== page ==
- 13 Oct 2014 9:10 AM
The ﬁrst Hungarian Film Week, organised by the Hungarian National Film Fund, National Media and Info-communications Authority and the Hungarian Film Academy, presents 332 Hungarian audio-visual works in one week in Cinema City MOM Park’s 6 screening rooms.
“This week marks the celebration of Hungarian film. This is where the film industry and the audience meet, and where they can view together the films produced in the past years. Nominations to the Film Week included films made in the framework of the film support system renewed in 2012, as well as independent productions made without public subsidy, representing all genres. It is an exceptional occasion when the results of three years are presented to the viewers.
The Film Week’ motto is Come, sit beside me, because we do believe that Hungarian film deserves fondness from the audience, and that an increasing number of moviegoers will visit cinemas to see Hungarian films.” – noted Agnes Havas, CEO of the Hungarian National Film Fund.
On the evening of 13 October, the Film Week will be opened by a unique cinematographic event: the world premiere of The Undesirable (A tolonc, 1914), a restored digitised version of a 100-year-old silent film by Mihály Kertész, the legendary Hungarian filmmaker known as Michael Curtiz all around the globe. The gala premiere will be held in Palace of Arts’ Béla Bartók National Concert Hall, and accompanied by a new score composed by Attila Pacsay, performed by a 52-member live orchestra.
The widely diverse programme includes 26 feature length movies, 16 TV movies, 87 short fictions, 62 animated ﬁlms, 36 nature ﬁlms and 105 documentaries that were screened in Hungarian cinemas, broadcasted on Hungarian TV channels or showcased at international ﬁlm festivals in the last three years.
Festival-goers will have the chance to see – or re-discover – huge festival favourites, such as Le Grand Cahier (A nagy füzet) by János Szász, Heavenly Shift (Isteni műszak) by first-time director Márk Bodzsár and Land of Storms (Viharsarok) by Ádám Császi. Big local box ofﬁce successes that were seen by over 100,000 people, like the romantic comedies Coming Out by Dénes Orosz and Whatever Happened to Timi? (Megdönteni Hajnal Tímeát) by Attila Herczeg, and Cannes award winner White God (Fehér Isten) by Kornél Mundruczó and Virág Zomborácz’s Afterlife (Utóélet), which was an audience favourite in Karlovy Vary, are unmissable treats too for ﬁlm enthusiasts.
The Hungarian Film Week is proud to host the world premiere of No Man’s Island (Senki szigete), the latest work by Ferenc Török, writer-director of emblematic Moscow Square (Moszkva tér, 2000). The film is a modern fairy tale about people driven to seek happiness: Vera is a cab driver who has been saving up for years to buy a house and settle on No Man's Island in the Pacific, to escape the world she lives in. Zoli has what it takes to be a professional basketball player, but he is a coward who flees from his own talent.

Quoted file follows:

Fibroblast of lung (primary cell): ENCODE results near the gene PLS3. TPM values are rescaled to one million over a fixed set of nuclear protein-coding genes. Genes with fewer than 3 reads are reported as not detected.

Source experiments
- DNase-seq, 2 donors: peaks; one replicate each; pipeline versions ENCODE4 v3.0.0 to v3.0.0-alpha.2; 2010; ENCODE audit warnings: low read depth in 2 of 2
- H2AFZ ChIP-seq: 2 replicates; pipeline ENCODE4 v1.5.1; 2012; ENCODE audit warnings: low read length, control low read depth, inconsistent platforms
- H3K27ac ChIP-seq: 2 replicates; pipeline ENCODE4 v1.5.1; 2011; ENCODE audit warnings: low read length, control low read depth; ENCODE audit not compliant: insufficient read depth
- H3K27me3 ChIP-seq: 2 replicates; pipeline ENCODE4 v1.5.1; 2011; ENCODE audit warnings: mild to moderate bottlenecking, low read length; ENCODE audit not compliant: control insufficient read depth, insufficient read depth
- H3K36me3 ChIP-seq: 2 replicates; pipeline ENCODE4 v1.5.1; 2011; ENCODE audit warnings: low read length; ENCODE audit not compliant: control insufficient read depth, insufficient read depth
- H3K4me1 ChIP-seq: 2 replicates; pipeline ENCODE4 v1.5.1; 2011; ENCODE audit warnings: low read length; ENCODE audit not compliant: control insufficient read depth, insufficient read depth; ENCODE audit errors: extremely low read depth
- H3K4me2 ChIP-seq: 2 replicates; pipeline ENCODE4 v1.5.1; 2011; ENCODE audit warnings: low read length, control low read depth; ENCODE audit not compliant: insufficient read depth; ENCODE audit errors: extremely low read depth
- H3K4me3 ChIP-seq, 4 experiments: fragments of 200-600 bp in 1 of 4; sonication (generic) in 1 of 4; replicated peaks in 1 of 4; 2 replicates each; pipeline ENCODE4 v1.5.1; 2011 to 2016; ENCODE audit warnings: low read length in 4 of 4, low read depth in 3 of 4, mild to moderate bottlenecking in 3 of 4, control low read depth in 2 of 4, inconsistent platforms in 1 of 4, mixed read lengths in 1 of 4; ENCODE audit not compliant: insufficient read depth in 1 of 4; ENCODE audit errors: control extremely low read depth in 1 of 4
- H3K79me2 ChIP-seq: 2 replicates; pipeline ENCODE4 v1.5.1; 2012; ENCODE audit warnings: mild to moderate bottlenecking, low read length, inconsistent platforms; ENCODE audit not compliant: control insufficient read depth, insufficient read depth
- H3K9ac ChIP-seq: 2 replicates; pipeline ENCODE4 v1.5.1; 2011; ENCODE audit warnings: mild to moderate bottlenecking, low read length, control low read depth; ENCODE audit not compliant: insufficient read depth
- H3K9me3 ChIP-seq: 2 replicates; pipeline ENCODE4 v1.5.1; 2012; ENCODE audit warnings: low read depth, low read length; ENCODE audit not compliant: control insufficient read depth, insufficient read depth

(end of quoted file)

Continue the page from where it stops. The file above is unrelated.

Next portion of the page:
The two youngsters, each on the run in their own way, are joined by Mia, the runaway bride. Three lives clash and intermingle as they journey towards an unexpected solution.
Gábor N. Forgács’s Butterflies (Pillangók), a shocking psychodrama with tragicomic elements set in a lost Hungarian village, will be shown for the first time in Hungary during the Film Week.
Szabolcs Tolnai’s Serbian-Hungarian co-production, Strange Forest (Az erdő) will have its Hungarian premiere at the Film Week. Strange Forest is a drama that draws the viewers into the world of a Hungarian family from Novi Sad, whose son escapes from a drug rehab centre. The film is Szabolcs Tolnai’s fourth feature, and incidentally the fourth co-production between Hungary and Serbia.
Homeland, Sex and Further Inconveniences (Szülőföld, szex és más kellemetlenségek), Réka Kincses’ feature film debut is the story of a Hungarian immigrant in Germany, who has successfully become more German than the Germans, when she realizes something went missing along the way... The German-Hungarian coproduction will have its Hungarian premiere at the Film Week.
For Some Inexplicable Reason (Van valami furcsa és megmagyarázhatatlan) by Gábor Reisz, the recent winner of Miskolc Cinefest top prize, will have its first Budapest screening at the Hungarian Film Week. Following up his domestically celebrated short films, Gábor Reisz turns in a humorous indie feature debut that explores, with objectivity and a flair for constructing bizarre situations, the protagonist’s search for himself and his place in life.
Many short and documentary ﬁlms will premiere at the Film Week as well, including brand new graduation pieces by film students from ELTE, MOME, BKF universities and the University of Theatre and Film (SZFE).
Accompanying programmes include retrospective screening series and exhibitions as well as a screenplay pitching forum.
Almost all ﬁlms will be screened with English subtitles, so the language barrier won’t hold back Budapest’s English-speaking community to discover the latest works by local filmmakers.
Full programme and detailed film list can be found at Filmhet.hu.